eastriv3.jpgWith NYC's three major airports near full capacity and flight delays rising due to overcrowded runways and increased security regulations, Mayor Bloomberg is concerned that the city's lack of speedy entrance and egress by travellers to and from the city will start to stifle economic growth. Of the many proposals put before him, the mayor is apparently putting his weight behind one that would turn the city's waterways into runways by allowing seaplanes to land and take off in them.

Officials from the city's Economic Development Corporation met in March with representatives from Tigerfish Aviation, an Australia-based seaplane manufacturer, to discuss how commercial seaplane service could work in the metropolitan region, and what kinds of planes could be employed.

The city is also considering a request from the New York City's only seaport, the Skyport Marina at 23rd Street in the East River, to help it attract private investors and boost service. The charter planes that use the marina, whose flight routes are designated by the Federal Aviation Administration, are in highest demand during the summer months, when charter companies provide direct service to the Hamptons for about $350 one way, a marina spokesman said.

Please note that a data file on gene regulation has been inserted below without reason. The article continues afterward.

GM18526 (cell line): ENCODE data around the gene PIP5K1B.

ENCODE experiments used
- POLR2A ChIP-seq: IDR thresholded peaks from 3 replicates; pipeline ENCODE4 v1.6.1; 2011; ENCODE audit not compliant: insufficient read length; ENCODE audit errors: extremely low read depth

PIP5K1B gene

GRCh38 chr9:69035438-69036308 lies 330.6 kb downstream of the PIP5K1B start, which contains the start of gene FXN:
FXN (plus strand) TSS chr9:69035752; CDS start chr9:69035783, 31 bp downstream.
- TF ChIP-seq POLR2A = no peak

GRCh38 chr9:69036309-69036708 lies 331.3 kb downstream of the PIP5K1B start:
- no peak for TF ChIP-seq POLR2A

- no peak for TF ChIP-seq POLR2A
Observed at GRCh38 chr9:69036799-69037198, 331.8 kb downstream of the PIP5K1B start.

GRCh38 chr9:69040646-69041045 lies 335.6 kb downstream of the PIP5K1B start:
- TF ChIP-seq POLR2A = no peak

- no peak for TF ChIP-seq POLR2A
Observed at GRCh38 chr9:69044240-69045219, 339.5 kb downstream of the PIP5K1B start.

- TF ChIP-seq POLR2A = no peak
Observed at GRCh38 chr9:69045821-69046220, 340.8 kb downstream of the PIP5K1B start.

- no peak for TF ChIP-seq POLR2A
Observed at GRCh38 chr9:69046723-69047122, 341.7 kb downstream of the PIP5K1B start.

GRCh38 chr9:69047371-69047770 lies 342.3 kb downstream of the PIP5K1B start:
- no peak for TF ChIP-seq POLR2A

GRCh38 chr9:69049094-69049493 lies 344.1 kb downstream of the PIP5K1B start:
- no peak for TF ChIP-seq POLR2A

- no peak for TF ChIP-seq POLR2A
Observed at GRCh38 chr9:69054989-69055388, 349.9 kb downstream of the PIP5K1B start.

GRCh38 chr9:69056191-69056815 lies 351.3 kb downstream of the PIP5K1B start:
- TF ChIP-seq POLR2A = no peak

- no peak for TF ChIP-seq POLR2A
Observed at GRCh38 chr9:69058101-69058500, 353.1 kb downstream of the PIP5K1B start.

Small aircraft have been banned from flying over New York City's rivers since the plane of Yankees pitcher Cory Lidle crashed into an East Side high rise last year, but seaplanes have not been banned. The Port Authority doesn't think much of the Mayor's seaplane plan, with its spokesman noting that overcrowding is a phenomena as much in the air as it is on the ground, or water. He suggested that accomodating larger planes at area airports might be a better solution to congestion problems.

Whatever the eventual outcome of Bloomberg's proposal, we can't help but think of a self-made tycoon of another era: Howard Hughes, and his giant seaplane nicknamed the Spruce Goose.

(Composite image of a Boeing 314 in the East River)